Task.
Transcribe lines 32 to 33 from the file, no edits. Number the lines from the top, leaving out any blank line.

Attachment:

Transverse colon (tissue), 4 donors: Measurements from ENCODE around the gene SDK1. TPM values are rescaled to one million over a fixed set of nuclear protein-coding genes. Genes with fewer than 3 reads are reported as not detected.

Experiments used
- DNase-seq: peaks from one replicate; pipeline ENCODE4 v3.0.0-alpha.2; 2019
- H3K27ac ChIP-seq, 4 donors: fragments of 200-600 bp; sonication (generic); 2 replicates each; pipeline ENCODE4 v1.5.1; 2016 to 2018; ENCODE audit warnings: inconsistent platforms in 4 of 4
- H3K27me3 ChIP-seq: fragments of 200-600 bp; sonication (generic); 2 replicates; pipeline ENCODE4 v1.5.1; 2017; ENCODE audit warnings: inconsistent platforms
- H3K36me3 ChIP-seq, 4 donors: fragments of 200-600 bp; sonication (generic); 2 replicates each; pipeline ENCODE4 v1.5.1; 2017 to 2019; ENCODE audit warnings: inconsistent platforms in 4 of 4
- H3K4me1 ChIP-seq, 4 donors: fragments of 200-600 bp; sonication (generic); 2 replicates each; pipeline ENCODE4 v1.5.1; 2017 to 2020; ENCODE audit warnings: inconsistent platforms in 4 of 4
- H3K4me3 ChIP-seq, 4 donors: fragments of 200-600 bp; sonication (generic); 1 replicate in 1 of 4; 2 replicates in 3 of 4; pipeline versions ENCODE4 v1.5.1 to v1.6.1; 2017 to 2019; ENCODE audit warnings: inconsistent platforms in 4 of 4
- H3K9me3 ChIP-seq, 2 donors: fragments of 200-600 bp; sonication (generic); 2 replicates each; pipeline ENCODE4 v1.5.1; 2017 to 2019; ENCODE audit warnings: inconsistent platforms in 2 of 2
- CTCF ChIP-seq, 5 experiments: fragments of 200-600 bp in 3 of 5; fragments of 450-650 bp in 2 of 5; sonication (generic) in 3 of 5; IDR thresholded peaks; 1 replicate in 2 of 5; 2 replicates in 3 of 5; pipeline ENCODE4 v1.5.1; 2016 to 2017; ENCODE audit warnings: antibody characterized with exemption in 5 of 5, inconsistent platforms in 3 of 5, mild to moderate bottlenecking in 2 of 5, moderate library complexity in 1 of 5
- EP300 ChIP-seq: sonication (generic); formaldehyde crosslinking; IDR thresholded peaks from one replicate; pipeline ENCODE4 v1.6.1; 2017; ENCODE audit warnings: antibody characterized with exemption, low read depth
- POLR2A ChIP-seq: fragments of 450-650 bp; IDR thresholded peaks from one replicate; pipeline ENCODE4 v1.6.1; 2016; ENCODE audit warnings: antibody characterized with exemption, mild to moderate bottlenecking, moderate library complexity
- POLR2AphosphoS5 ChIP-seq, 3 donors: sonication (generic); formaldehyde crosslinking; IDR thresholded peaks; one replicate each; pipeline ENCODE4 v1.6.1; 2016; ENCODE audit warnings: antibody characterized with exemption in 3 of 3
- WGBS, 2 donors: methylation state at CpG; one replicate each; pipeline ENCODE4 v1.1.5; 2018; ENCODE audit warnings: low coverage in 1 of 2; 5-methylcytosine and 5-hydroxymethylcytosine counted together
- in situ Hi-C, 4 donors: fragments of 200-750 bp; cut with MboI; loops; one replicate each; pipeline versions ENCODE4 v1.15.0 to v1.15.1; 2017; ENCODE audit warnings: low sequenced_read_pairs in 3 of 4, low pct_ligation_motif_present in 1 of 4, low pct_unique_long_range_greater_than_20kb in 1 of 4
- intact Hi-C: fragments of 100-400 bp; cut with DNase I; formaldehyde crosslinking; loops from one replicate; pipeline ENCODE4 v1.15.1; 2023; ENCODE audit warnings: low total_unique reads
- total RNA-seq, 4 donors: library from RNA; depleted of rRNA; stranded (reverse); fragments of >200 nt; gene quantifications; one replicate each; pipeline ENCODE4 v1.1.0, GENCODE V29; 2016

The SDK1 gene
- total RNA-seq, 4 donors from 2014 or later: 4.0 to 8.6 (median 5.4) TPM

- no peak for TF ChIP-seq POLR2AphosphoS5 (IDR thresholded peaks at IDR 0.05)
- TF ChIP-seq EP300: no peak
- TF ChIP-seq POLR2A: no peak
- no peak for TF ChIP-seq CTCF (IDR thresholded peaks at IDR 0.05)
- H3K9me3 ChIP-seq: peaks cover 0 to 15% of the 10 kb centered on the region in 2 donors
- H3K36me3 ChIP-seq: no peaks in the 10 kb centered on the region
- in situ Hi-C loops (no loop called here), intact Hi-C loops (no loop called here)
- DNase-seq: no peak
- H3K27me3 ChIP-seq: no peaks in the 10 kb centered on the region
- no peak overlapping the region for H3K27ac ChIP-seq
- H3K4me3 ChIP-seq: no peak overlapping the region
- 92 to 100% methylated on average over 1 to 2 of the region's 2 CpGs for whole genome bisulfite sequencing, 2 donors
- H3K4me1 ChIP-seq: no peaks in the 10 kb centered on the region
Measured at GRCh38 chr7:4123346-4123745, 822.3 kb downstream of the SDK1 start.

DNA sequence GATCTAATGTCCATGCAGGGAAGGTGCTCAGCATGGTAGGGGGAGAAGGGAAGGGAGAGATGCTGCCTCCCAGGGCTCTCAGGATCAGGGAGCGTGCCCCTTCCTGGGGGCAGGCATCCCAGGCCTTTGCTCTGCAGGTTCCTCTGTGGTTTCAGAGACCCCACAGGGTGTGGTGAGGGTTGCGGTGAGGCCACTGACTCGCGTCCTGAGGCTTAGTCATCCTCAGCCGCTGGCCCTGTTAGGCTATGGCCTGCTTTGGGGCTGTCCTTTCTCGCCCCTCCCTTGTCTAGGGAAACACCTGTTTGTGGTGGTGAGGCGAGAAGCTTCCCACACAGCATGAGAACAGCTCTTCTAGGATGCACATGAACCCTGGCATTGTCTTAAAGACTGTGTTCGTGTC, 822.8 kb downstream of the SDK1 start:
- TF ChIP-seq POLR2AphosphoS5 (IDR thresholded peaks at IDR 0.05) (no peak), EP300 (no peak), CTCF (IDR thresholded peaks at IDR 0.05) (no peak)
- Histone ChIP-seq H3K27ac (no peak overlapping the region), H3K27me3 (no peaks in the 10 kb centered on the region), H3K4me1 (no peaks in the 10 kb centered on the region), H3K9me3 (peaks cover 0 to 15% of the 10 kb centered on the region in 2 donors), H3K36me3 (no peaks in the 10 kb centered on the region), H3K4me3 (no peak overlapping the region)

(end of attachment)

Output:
- H3K4me1 ChIP-seq: no peaks in the 10 kb centered on the region
Measured at GRCh38 chr7:4123346-4123745, 822.3 kb downstream of the SDK1 start.